Instructional design for multimedia learning. June 27 - 29, 2002 in Erfurt/ Niegemann, Helmut M.; Antonietti, Alessandro; Leutner, Detlev; Brünken, Roland (Hrsg.)
Münster [u.a.]: Waxmann (2004) (Proceedings of the ... international workshop of SIG 6 Instructional Design of the European Association for Research on Learning and Instruction (EARLI) ; 5), 268 S. : Ill., graph. Darst., Kt.
Buch / Monographie / Fach: Psychologie
Fakultät für Bildungswissenschaften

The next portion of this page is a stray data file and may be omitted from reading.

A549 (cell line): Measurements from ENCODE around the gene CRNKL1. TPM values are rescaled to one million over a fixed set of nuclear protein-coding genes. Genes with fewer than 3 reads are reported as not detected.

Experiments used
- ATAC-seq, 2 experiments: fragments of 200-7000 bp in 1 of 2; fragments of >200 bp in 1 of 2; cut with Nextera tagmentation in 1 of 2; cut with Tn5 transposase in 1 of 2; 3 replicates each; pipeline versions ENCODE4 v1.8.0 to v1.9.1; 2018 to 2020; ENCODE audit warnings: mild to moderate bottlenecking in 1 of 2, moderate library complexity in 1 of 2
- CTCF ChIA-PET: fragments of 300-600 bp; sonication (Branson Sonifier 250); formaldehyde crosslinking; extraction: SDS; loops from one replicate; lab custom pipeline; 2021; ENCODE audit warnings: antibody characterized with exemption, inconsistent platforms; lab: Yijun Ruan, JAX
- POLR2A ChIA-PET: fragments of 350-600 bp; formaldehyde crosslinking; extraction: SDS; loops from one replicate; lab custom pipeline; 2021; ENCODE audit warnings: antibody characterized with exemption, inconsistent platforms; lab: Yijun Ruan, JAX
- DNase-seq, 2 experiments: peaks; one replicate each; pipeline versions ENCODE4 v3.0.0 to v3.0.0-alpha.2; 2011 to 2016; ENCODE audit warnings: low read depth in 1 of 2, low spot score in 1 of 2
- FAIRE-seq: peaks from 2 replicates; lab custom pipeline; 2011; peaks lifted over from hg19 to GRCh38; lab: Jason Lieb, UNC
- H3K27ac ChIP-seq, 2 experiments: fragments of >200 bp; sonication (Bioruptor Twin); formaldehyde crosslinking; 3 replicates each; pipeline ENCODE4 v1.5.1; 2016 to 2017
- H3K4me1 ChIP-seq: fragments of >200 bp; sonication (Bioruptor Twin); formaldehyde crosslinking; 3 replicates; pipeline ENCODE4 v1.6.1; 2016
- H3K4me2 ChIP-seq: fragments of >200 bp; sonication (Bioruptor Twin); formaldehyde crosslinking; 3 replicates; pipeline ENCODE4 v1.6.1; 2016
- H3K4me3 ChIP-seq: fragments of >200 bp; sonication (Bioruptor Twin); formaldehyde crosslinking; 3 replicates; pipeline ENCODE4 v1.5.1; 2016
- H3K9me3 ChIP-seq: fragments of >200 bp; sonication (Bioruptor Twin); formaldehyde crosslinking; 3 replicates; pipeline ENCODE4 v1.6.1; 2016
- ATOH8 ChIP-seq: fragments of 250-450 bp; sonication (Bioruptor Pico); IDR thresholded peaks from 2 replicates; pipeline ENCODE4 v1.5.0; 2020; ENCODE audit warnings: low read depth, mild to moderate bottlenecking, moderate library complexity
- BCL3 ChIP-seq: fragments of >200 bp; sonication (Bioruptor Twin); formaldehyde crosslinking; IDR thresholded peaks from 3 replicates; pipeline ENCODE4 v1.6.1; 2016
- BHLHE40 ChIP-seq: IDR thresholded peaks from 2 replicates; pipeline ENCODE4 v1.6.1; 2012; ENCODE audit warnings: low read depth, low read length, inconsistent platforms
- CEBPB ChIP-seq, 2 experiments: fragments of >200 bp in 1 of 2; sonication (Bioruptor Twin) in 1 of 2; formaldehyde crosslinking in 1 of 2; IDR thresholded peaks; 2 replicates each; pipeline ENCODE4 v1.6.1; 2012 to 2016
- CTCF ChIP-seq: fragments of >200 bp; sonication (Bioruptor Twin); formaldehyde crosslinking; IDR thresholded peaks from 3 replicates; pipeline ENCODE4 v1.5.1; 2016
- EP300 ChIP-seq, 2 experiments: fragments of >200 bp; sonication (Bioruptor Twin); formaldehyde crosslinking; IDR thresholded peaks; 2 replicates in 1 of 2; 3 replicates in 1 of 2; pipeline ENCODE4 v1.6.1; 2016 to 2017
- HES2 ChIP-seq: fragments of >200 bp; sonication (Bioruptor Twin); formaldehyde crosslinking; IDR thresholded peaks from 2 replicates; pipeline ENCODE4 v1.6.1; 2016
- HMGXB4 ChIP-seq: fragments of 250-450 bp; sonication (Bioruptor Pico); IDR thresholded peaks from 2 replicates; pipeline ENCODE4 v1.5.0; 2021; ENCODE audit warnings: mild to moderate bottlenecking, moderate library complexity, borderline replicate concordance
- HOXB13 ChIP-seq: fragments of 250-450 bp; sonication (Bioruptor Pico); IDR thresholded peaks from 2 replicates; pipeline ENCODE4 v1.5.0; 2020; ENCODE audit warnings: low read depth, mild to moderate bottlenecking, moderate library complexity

Presents contributions to the 5th International Workshop of SIG 6 entitled 'Instructional Design' (a special interest group of the European Association for Research on Learning and Instruction, EARLI) held in Erfurt, Germany, June 27-29, 2002. Instructional design for multimedia learning is not only concerned with the cognitive and motivational aspects of the instructional process. It is also concerned with the methods and tools to support design activities, organizational aspects, context variables, problems of dissemination and implementation of new educational procedures, and finally, the many questions raised by the efforts to evaluate e-learning in all its variations. Contents: (1) R. Moreno: Immersive agent-based multimedia environments: Identifying social features for enhanced learning. (2) M. Bannert: Designing metacognitive support for hypermedia learning. (3) N. M. Seel and K. Schenk: Model-based learning and the progression of mental models. (4) R. Min: Working-, doing-, or learning-environments. Designing dynamical learning environments for simulation: Micro-worlds & applets on the World Wide Web. (5) W. Schnotz et al: Deconstructing instructional design models: Towards an integrative framework for instructional design research. (6) W. Schnotz et al: Reconstructing instructional design models: Developing a heuristic advisory system as a tool for instructional design research. (7) F. Schott et al: Complex learning in multimedia environments - Which kind of learning and how to do research on it? (8) R. Bruenken, J. Plass, and D. Leutner: How instruction guides attention in multimedia learning. (9) D. Bodemer and R. Ploetzner: Encouraging the active processing of information during learning with multiple and interactive representations. (10) F. Klett: The design of innovative and sustainable virtual learning spaces: A user-centered approach. (11) A. Proske, H. Koerndle, and S. Narciss: The Exercise Format Editor: A multimedia tool for the design of multiple learning tasks. (12) P. Gerjets, K. Scheiter, and S. Kleinbeck: Instructional examples in hypertext-based learning and problem solving: Comparing transformational and derivational approaches to example design. (13) S. Narciss and K. Huth: How to design informative tutoring feedback for multimedia learning. (14) A. Donker, I. Berends, and P. Reitsma: The effect of feedback on child-computer interactions. (15) J. Lowyck and S. Utsi: Exploring the features of multimedia learning. (16) C. Giorgi and D. Schuerch: Distance learning: A dimension without presence? (17) K. Schweizer, M. Paechter, and B. Weidenmann: Knowledge communication in synchronous and asynchronous virtual teams. (18) A. Antonietti and M. Giorgetti: Students' conceptions about learning from multimedia.